Baalke said: "Any time you're dealing with the acquisition of talent -- and I don't care at what level -- there is risk involved, there is unknown involved, and what is your risk-tolerance? Obviously, Jed's is very high."

The 49ers' tremendous success in the draft (punctuated by landing quarterback Colin Kaepernick in the second round in 2011), their willingness to be proactive in getting key players signed to long-term extensions, and their ascent to the NFC Championship Game in 2011 and the Super Bowl in 2012 are well documented, with a roster comprised to maintain competitiveness into the future.

Jed York, who was not with the team today while tending to business in New York, also became the more gregarious, lively, outgoing conduit of ownership, opening a dialogue with fans on Twitter and elsewhere with personal touches like using a black-and-white picture of him as a child next to Bill Walsh and DeBartolo as his avatar for a spell. He was working behind the scenes to repair the 49ers brand with their legion of great former players and to restore relations between the Yorks and DeBartolos, with fissures dating back to when Eddie DeBartolo's legal problems eventually led to him ceding control of the team to Denise in 2000.

When the 49ers established their Hall of Fame two years ago, Jed made Eddie D the first person inducted and reunited the families at a big gala in downtown San Francisco. Jed York has been eagerly involved in a media campaign to get DeBartolo into the Pro Football Hall of Fame, making the rounds at radio row during Super Bowls (unless, of course, his team happened to be playing in it). During long road trips, with multiple games on the East Coast, the 49ers have spent the week between games training in Youngstown, Ohio, where the DeBartolo family was based.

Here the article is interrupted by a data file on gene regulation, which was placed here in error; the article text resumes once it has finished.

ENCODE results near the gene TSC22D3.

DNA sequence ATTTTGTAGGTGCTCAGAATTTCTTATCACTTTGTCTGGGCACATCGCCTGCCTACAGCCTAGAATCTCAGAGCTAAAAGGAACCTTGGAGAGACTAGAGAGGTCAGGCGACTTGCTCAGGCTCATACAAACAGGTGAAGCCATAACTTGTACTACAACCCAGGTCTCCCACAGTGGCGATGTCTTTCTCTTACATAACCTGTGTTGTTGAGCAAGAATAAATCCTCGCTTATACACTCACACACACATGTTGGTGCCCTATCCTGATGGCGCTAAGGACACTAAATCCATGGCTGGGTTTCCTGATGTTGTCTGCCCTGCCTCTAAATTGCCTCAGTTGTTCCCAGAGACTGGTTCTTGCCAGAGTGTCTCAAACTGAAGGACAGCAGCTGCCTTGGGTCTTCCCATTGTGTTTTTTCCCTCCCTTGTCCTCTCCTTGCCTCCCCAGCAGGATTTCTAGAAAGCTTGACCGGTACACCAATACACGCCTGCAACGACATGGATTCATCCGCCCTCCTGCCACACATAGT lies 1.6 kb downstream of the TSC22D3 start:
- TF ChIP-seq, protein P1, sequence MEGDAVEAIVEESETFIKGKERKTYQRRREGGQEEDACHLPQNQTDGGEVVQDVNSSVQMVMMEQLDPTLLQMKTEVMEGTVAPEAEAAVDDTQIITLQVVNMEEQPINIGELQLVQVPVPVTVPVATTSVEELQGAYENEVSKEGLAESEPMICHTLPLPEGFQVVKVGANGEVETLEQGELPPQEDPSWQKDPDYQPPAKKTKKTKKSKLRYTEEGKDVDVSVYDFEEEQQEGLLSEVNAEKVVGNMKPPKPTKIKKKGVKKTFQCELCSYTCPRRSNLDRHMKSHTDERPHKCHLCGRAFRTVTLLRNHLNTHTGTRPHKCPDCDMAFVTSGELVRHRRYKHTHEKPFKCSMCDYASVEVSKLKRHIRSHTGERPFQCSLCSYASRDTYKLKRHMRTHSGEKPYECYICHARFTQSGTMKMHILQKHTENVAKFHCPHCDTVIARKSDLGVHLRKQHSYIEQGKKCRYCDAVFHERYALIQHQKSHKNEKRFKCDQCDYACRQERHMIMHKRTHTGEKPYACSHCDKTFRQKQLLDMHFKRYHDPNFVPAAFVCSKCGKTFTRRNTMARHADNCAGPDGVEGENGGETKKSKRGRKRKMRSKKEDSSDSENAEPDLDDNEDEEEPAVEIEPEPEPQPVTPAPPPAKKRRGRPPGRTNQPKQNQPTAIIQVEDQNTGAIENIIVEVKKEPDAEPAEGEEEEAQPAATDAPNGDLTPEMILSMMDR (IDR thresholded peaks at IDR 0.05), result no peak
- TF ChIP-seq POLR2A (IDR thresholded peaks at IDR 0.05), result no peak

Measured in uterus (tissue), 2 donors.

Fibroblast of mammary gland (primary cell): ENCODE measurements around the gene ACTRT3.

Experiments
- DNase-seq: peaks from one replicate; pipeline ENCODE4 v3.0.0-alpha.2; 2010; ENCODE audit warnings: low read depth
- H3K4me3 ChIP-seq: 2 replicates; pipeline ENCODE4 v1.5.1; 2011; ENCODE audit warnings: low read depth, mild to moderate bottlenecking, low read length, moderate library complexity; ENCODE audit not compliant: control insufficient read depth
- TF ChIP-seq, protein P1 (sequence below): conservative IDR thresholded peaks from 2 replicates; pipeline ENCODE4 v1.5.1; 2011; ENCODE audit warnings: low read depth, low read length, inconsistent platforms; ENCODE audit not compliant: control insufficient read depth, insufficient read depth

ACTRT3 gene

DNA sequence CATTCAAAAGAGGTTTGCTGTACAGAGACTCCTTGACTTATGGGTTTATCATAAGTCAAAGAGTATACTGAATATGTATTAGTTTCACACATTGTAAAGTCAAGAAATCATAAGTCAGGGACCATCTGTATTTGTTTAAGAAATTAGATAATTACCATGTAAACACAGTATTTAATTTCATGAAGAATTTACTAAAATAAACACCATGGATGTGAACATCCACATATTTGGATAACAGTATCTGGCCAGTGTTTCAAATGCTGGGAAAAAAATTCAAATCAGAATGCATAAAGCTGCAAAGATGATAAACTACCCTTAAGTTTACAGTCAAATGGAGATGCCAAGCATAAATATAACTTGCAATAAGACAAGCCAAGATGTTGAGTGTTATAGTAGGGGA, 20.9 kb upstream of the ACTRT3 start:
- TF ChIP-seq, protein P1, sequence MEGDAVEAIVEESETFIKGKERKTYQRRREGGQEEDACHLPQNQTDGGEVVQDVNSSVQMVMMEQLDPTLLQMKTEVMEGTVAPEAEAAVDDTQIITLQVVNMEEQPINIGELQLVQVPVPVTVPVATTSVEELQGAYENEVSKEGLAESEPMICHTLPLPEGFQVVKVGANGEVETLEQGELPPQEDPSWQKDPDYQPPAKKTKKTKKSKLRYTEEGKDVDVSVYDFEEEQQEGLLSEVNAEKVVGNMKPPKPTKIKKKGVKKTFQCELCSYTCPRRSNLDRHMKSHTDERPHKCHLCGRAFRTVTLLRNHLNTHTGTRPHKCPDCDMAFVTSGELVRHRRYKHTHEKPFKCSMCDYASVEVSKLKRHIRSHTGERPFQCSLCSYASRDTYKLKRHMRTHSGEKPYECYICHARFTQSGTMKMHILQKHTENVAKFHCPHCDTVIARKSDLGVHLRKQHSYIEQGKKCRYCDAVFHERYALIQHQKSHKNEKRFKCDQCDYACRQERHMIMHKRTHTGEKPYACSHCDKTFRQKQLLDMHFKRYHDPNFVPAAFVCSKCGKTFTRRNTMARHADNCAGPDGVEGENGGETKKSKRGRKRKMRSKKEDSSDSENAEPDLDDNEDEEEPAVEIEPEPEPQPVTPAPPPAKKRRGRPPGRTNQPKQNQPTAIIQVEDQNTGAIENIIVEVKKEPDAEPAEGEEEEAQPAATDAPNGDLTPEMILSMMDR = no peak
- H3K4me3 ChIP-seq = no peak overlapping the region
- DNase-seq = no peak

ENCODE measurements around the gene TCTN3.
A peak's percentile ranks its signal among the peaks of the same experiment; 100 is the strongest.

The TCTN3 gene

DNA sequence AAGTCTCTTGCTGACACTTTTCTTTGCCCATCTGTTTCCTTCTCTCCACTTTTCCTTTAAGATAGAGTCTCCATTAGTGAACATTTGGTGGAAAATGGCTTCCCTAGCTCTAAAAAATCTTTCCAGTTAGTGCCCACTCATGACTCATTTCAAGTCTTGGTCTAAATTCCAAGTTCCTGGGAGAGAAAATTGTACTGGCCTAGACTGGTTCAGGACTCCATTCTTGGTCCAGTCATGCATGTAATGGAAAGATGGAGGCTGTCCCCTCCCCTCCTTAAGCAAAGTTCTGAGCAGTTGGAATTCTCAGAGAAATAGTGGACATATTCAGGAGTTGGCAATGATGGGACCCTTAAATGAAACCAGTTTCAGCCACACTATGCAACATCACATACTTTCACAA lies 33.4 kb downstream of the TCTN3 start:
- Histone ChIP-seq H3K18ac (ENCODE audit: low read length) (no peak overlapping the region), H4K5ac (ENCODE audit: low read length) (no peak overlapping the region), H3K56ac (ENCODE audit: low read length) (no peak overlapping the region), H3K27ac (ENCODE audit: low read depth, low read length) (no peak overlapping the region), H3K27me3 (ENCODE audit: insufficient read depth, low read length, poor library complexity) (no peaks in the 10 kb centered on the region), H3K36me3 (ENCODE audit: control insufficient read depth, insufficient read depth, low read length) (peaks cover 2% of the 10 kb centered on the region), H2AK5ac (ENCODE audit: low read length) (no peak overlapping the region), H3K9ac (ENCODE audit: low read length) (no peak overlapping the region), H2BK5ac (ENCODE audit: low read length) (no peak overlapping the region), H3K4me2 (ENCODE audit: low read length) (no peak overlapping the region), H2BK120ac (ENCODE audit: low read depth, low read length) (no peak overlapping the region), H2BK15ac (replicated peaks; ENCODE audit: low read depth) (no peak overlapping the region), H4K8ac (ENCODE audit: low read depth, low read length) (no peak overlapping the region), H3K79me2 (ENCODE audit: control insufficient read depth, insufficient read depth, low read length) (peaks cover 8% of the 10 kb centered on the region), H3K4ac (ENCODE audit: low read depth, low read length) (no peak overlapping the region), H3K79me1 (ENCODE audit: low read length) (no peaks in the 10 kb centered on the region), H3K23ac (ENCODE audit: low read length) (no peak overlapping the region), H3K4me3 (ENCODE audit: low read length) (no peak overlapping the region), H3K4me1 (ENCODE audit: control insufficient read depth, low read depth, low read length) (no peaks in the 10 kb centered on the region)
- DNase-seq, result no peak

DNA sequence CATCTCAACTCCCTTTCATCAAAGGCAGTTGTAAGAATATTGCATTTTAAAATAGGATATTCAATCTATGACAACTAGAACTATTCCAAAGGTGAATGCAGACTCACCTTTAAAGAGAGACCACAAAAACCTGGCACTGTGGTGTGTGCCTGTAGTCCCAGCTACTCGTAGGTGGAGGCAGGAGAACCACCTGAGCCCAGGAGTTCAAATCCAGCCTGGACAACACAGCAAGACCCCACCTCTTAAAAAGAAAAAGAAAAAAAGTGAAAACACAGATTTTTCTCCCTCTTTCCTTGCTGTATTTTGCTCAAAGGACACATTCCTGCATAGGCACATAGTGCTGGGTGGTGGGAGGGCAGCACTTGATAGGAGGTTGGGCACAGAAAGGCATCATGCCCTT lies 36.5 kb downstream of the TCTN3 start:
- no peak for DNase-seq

DeBartolo was the 49ers' honorary captain at the past two NFC Championship Games, and photographers captured the sheer emotion in the postgame celebration this year as DeBartolo handed the trophy to the Yorks, Jed's uncle, mother and father in harmony as the 49ers headed back to the Super Bowl for the first time since 1994. Jennings, who actually played on DeBartolo's last team as owner, with Steve Mariucci as head coach and Walsh still running the draft, was particularly touched.

"For the Jed/Eddie relationship, and whatever that is, I think it strengthens us as an organization on a national scale, on a large scale," Jennings said. "That's something I for one am so happy to see ... I think it makes us stronger when Eddie is involved -- to whatever appropriate extent Jed sees fit -- and the legendary players, to whatever extent they can be involved, it definitely makes us stronger.

"I agree, it did seem to be an awkward situation for a period of time, and it seems to be that Jed had said, 'Wait, at the very least we want to make peace in a way that strengthens us.' And I think he's pulled that off miraculously."

Mariucci, the last coach before Harbaugh to take the 49ers to the playoffs and still a fixture in this community, put it this way: "Jed is doing a remarkable job of bringing the organization back to where it should be."

As one former 49ers player pointed out, things aren't entirely back in order, noting that DeBartolo's connection with Jed has brought some former stars back into the fold, but "there is still some fence-mending that needs to be done," he said. "Jerry [Rice] still doesn't come around. There is still some distance with some of the older guys."

But there were plenty of former old 49ers in New Orleans last year as they prepared for the Super Bowl, and few would be surprised to see even more in New York next February with San Francisco a legit favorite to land another world championship. And if that day comes, this sixth Lombardi will belong to Jed York more than anyone else, though the man himself would never contemplate it on that level.